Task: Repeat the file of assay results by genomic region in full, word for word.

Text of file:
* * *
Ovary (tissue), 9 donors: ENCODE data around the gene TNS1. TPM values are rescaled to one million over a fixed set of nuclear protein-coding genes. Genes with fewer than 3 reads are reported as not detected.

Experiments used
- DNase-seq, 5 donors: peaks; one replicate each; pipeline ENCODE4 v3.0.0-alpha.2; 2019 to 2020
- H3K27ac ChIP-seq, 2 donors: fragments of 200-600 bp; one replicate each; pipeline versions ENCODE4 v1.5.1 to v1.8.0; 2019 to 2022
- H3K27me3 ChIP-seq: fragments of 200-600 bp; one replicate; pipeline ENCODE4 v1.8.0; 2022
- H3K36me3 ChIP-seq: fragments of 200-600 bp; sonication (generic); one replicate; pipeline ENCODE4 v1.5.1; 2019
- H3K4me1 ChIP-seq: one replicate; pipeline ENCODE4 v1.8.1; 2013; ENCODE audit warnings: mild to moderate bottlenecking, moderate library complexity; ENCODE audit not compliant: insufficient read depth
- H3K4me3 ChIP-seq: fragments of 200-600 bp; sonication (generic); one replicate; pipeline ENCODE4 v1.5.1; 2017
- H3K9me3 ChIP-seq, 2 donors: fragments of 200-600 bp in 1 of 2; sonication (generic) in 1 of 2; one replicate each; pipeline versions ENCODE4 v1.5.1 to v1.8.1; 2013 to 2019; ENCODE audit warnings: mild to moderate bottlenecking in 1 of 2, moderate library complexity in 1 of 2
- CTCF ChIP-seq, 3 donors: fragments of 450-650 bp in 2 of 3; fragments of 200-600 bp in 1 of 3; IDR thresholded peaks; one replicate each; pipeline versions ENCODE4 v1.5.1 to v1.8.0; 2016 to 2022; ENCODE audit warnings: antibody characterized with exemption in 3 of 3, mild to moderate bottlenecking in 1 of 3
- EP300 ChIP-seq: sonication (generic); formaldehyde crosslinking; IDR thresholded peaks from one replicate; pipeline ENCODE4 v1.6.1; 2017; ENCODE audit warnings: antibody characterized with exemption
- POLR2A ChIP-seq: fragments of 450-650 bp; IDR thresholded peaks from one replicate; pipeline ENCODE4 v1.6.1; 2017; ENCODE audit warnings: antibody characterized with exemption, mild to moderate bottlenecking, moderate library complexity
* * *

Ovary (tissue), 9 donors: ENCODE data around the gene TNS1. TPM values are rescaled to one million over a fixed set of nuclear protein-coding genes. Genes with fewer than 3 reads are reported as not detected.

Experiments used
- DNase-seq, 5 donors: peaks; one replicate each; pipeline ENCODE4 v3.0.0-alpha.2; 2019 to 2020
- H3K27ac ChIP-seq, 2 donors: fragments of 200-600 bp; one replicate each; pipeline versions ENCODE4 v1.5.1 to v1.8.0; 2019 to 2022
- H3K27me3 ChIP-seq: fragments of 200-600 bp; one replicate; pipeline ENCODE4 v1.8.0; 2022
- H3K36me3 ChIP-seq: fragments of 200-600 bp; sonication (generic); one replicate; pipeline ENCODE4 v1.5.1; 2019
- H3K4me1 ChIP-seq: one replicate; pipeline ENCODE4 v1.8.1; 2013; ENCODE audit warnings: mild to moderate bottlenecking, moderate library complexity; ENCODE audit not compliant: insufficient read depth
- H3K4me3 ChIP-seq: fragments of 200-600 bp; sonication (generic); one replicate; pipeline ENCODE4 v1.5.1; 2017
- H3K9me3 ChIP-seq, 2 donors: fragments of 200-600 bp in 1 of 2; sonication (generic) in 1 of 2; one replicate each; pipeline versions ENCODE4 v1.5.1 to v1.8.1; 2013 to 2019; ENCODE audit warnings: mild to moderate bottlenecking in 1 of 2, moderate library complexity in 1 of 2
- CTCF ChIP-seq, 3 donors: fragments of 450-650 bp in 2 of 3; fragments of 200-600 bp in 1 of 3; IDR thresholded peaks; one replicate each; pipeline versions ENCODE4 v1.5.1 to v1.8.0; 2016 to 2022; ENCODE audit warnings: antibody characterized with exemption in 3 of 3, mild to moderate bottlenecking in 1 of 3
- EP300 ChIP-seq: sonication (generic); formaldehyde crosslinking; IDR thresholded peaks from one replicate; pipeline ENCODE4 v1.6.1; 2017; ENCODE audit warnings: antibody characterized with exemption
- POLR2A ChIP-seq: fragments of 450-650 bp; IDR thresholded peaks from one replicate; pipeline ENCODE4 v1.6.1; 2017; ENCODE audit warnings: antibody characterized with exemption, mild to moderate bottlenecking, moderate library complexity